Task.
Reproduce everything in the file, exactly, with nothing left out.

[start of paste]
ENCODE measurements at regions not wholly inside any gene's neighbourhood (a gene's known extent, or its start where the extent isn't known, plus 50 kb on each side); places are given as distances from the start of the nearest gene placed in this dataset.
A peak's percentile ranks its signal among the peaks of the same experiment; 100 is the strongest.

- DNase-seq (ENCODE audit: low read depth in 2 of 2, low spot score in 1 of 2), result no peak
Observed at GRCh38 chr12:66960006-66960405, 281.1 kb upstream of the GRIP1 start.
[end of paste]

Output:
ENCODE measurements at regions not wholly inside any gene's neighbourhood (a gene's known extent, or its start where the extent isn't known, plus 50 kb on each side); places are given as distances from the start of the nearest gene placed in this dataset.
A peak's percentile ranks its signal among the peaks of the same experiment; 100 is the strongest.

- DNase-seq (ENCODE audit: low read depth in 2 of 2, low spot score in 1 of 2), result no peak
Observed at GRCh38 chr12:66960006-66960405, 281.1 kb upstream of the GRIP1 start.